The Blackheart Orchestra reassess their library of work in a Julian Lloyd Webber-style set of instrumental variations.
Release date: 25th June 2021
Label: Six For Dead Records
Format: CD / DL
Reworkings of a selection from three albums – Mesmeranto, Diving For Roses and Songs From A Satellite – form an interesting little alternative project for the duo that is The Blackheart Orchestra.
Mute does what it says on the tin. An album devoid of vocals. Interesting when you consider TBO is a band/duo with such a distinctive vocal presence as Chrissy Mostyn whose ethereal and crystalline tones have graced their work so far, you wonder if and how it’s going to work. You even wonder IF it’s going to work. That’s particularly the case as she usually graces the album covers, providing a strong image, but even that’s absent this time. We’re clearly treading new ground.
Inside the artily constructed cover, we get totally recreated songs in a new form and not simply with the vocals mixed out. If you’re going to rework, then do it properly. The duo describes Mute as: “a rock album with a classical dimension or an album of contemporary classical music with an orchestra playing with a rock band of electronica enthusiasts” and with that in mind, we pressed play…
OK – so I made the mistake of listening first to Back To Earth. It’s a personal favourite from Mesmeranto where the skittering rhythms and electronics (plus Chrissy’s heartbreaking appeal in the “Oh God, you said this wouldn’t hurt” line) really showcase the electronica influences. It also just happens to perfectly highlight how these songs have been reinterpreted. The minute and a half of reimagining is severely wonderful. The lush string effect and then the melody picked up by some subtle brass (not for the only time) brings that enveloping warmth. Goosebumps? Hair on the back of the neck? Take your pick. The only complaint is it’s over too quickly so be prepared to place this piece on loop.
Meanwhile, briefly sated, we can enjoy the return to some of the older Songs From A Satellite material – any newer fans who need a nudge to check out the earlier work grab the opportunity now. Thankfully, This Romance is an equal match for the uplifting giant of Back To Earth. I’ve now got this earmarked as a potential TV theme tune. The sway of the strings is irresistible. There’s some lovely guitar work (not for the only time) breaking the surface in Rain On Me and talking of which – the solo on the dramatic Breathe shows off what might have been not so much a hidden side, but one that’s under-represented in the catalogue and more caught up in the mix of the original. The bold rumble of timpani announces the arrival of an inspired take.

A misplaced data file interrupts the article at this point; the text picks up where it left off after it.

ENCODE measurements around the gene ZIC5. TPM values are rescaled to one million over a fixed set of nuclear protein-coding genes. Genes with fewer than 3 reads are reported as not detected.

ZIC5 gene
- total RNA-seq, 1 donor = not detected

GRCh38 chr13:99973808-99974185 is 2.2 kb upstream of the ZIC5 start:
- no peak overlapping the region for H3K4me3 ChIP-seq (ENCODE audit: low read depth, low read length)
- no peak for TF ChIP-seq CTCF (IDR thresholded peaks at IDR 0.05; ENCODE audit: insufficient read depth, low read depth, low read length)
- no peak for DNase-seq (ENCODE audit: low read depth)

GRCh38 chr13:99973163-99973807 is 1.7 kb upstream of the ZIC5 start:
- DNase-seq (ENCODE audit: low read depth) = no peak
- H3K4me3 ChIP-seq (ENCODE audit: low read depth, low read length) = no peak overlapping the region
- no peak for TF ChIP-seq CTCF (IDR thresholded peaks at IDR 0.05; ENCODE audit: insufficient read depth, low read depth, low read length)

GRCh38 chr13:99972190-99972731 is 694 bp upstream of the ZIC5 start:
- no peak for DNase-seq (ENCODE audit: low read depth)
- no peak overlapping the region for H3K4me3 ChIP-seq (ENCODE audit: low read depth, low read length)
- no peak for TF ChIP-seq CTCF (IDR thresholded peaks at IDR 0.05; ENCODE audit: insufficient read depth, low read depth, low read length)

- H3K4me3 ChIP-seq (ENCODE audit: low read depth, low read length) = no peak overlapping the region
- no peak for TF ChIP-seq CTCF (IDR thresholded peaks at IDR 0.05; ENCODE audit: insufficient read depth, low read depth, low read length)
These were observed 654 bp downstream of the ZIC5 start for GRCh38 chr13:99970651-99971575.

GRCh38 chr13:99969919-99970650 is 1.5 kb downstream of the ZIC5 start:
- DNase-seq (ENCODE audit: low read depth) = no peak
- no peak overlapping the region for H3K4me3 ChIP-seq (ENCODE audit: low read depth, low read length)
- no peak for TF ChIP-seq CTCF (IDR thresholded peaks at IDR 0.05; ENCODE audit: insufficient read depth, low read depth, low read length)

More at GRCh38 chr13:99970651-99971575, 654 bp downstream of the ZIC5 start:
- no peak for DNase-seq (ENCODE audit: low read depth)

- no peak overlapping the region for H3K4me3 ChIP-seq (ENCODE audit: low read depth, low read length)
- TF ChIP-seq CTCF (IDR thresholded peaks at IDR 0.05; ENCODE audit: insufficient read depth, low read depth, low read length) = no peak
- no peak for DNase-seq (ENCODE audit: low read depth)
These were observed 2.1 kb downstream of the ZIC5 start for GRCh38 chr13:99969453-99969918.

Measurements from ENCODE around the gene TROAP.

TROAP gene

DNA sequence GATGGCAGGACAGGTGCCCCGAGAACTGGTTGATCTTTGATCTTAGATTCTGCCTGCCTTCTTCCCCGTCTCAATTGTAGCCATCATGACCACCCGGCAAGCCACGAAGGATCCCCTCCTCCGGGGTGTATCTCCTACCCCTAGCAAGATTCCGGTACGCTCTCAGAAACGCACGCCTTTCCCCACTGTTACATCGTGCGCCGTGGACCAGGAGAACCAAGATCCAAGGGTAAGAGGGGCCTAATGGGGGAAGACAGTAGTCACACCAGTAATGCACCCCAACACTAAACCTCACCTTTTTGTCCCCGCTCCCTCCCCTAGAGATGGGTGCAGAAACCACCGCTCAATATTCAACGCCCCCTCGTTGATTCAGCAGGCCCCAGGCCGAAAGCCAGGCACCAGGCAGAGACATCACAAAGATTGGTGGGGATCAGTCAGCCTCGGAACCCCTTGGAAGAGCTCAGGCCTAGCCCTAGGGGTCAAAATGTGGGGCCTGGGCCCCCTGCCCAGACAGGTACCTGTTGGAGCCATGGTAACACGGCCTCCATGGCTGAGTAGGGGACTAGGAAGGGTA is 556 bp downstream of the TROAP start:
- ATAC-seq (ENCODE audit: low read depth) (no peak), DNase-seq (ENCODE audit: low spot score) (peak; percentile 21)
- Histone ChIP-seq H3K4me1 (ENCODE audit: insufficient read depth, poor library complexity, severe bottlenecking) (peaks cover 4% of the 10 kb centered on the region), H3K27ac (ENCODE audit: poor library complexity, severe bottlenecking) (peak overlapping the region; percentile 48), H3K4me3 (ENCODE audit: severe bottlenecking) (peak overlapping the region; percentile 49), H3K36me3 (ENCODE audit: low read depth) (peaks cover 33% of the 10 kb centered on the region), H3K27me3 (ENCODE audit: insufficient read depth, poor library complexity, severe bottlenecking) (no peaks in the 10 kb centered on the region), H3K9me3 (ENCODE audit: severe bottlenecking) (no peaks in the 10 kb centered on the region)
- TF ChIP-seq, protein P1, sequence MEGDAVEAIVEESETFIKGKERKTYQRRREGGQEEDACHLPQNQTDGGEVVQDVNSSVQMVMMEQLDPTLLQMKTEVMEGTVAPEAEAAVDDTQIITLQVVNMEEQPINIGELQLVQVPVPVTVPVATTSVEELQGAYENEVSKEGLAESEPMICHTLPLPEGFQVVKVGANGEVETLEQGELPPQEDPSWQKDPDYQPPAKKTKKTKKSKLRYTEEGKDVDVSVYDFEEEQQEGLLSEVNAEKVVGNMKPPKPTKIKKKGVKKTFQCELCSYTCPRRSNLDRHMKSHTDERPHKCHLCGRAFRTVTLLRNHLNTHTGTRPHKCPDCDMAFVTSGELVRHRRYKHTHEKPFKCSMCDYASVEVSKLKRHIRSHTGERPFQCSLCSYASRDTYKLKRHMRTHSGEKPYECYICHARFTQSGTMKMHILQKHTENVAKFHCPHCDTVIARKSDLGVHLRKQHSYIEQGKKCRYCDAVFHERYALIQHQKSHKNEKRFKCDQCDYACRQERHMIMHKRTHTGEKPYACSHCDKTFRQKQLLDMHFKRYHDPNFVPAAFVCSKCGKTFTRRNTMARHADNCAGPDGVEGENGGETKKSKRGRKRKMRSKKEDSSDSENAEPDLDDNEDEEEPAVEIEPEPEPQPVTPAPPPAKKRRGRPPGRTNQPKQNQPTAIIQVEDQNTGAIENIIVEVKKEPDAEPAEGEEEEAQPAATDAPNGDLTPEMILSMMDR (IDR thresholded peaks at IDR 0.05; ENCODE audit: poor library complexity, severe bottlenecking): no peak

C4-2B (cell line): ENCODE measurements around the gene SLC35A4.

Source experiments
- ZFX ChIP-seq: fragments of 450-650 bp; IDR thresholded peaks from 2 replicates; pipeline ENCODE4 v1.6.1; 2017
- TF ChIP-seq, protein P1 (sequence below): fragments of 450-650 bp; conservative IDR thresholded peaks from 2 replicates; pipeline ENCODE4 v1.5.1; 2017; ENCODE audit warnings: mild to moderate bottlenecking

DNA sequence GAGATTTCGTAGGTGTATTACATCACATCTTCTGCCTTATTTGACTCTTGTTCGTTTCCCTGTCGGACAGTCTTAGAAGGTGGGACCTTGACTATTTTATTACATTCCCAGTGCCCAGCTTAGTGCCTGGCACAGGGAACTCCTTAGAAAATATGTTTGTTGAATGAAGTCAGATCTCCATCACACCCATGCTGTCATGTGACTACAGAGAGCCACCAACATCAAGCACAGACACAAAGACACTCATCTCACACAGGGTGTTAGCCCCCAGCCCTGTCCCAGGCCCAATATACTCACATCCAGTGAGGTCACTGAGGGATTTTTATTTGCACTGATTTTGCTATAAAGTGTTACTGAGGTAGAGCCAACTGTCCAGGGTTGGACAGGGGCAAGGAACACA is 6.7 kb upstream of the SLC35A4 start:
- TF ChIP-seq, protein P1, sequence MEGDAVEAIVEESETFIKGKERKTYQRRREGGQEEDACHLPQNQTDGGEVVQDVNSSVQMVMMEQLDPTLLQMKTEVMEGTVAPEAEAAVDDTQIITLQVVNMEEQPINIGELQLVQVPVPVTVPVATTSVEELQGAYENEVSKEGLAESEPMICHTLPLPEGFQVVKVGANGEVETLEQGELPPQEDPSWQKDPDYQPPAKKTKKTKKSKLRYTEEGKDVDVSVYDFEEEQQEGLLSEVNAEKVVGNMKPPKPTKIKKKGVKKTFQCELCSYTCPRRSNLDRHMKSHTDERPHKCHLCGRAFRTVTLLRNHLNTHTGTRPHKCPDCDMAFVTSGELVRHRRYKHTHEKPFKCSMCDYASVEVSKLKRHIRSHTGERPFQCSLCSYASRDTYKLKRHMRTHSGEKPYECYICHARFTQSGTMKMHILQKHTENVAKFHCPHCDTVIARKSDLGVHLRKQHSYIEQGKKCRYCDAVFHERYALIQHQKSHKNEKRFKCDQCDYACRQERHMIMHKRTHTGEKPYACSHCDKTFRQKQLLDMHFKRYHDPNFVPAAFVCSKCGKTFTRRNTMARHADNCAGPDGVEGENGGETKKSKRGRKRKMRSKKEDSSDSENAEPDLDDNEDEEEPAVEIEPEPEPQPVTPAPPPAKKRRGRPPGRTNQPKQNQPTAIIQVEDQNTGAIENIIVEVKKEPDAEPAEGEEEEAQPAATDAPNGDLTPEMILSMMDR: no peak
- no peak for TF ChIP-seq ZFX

While several pieces are drastically reworked, there are some aspects that remain very familiar. The looping guitar on Hypnotize branches into hypnotic (naturally) repeating sequences that are allowed to flow and breathe. Already a starkly arranged track, Falling, without Chrissy’s vocal follows a suitably ‘less is more’ path until the huge crescendo again allows Rick to cut loose on some lead lines.
Says Rick Pilkington: “It’s been such a pleasant learning experience figuring out how to express the songs in a new language without words, and having all the opportunities to expand every arrangement with new instrumentation and indulge my appetite for orchestration!“
Cinematic in the extreme, it may be that a new career may be beckoning. As the sound of several doors creaking ajar beckons, the question arises – will the next set of ‘songs’ follow suit and be of a more expansive nature? The positive responses to Mute that are starting to appear might suggest that we can maybe exercise some cautious optimism. This labour of love sees the partnership living up to their name and at their most orchestral.
Meanwhile, I’m heading back (to Earth, of course) to the stately majesty of that minute and a half of life reaffirmation.
Here’s a trailer for Mute: